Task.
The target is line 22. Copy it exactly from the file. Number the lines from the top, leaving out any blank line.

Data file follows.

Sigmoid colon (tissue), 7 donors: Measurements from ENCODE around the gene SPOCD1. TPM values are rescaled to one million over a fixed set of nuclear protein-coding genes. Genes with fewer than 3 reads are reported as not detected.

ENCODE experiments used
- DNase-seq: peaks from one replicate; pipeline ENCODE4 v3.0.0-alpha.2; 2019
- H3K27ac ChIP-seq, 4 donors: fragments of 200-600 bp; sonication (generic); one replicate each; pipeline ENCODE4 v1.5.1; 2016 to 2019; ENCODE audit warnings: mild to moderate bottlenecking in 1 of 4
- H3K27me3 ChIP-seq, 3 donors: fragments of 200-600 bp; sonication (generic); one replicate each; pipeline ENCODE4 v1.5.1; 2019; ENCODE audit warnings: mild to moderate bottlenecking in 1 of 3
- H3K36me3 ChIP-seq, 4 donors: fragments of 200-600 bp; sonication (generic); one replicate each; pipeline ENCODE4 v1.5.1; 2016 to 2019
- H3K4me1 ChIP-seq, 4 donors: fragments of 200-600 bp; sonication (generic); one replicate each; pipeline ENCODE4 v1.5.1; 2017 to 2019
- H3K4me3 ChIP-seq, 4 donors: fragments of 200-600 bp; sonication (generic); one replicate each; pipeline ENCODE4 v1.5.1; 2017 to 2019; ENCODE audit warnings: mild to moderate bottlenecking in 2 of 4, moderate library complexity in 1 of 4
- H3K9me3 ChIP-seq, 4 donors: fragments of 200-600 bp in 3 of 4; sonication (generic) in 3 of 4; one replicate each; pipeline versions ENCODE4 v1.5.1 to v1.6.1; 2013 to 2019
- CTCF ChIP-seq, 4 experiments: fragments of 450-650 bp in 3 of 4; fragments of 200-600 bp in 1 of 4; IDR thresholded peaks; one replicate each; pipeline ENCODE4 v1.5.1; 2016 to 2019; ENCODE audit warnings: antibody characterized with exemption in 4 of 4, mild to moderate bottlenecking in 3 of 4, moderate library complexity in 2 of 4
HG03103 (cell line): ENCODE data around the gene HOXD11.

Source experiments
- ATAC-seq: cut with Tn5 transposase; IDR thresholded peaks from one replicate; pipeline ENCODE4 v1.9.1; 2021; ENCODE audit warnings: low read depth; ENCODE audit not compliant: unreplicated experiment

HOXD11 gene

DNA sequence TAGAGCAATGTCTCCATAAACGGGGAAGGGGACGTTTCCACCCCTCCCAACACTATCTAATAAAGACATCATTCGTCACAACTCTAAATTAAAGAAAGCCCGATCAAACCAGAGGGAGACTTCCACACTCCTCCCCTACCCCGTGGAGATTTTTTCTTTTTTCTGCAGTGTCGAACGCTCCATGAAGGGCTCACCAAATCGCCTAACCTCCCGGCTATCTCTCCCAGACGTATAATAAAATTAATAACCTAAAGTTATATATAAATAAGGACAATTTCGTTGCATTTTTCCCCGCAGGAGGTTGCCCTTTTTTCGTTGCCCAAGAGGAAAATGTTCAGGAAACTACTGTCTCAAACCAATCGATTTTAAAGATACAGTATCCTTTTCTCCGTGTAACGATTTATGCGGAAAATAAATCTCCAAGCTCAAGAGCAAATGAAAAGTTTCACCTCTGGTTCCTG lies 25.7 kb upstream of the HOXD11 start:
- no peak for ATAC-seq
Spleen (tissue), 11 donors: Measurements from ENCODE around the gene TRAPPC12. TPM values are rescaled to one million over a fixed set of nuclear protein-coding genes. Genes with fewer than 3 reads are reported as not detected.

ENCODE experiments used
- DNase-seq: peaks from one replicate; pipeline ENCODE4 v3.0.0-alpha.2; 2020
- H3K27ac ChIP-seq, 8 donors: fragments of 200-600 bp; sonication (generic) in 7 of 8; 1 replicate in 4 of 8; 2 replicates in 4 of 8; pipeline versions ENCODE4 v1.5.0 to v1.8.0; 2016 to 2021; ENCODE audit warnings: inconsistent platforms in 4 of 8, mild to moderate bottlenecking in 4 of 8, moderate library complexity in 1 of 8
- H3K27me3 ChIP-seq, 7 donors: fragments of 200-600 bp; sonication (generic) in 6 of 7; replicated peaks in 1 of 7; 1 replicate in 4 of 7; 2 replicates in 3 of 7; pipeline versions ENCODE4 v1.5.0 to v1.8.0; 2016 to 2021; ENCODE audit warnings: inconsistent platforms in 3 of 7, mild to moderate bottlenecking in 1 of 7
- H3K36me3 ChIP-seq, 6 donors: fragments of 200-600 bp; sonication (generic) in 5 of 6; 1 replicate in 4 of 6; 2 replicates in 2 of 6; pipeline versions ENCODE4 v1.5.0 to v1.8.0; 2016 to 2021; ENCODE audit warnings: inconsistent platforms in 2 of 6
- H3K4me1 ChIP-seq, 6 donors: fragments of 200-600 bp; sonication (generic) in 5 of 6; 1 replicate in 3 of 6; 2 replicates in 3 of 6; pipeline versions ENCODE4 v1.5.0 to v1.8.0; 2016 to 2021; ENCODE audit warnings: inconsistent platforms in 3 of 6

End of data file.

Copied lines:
- H3K36me3 ChIP-seq, 6 donors: fragments of 200-600 bp; sonication (generic) in 5 of 6; 1 replicate in 4 of 6; 2 replicates in 2 of 6; pipeline versions ENCODE4 v1.5.0 to v1.8.0; 2016 to 2021; ENCODE audit warnings: inconsistent platforms in 2 of 6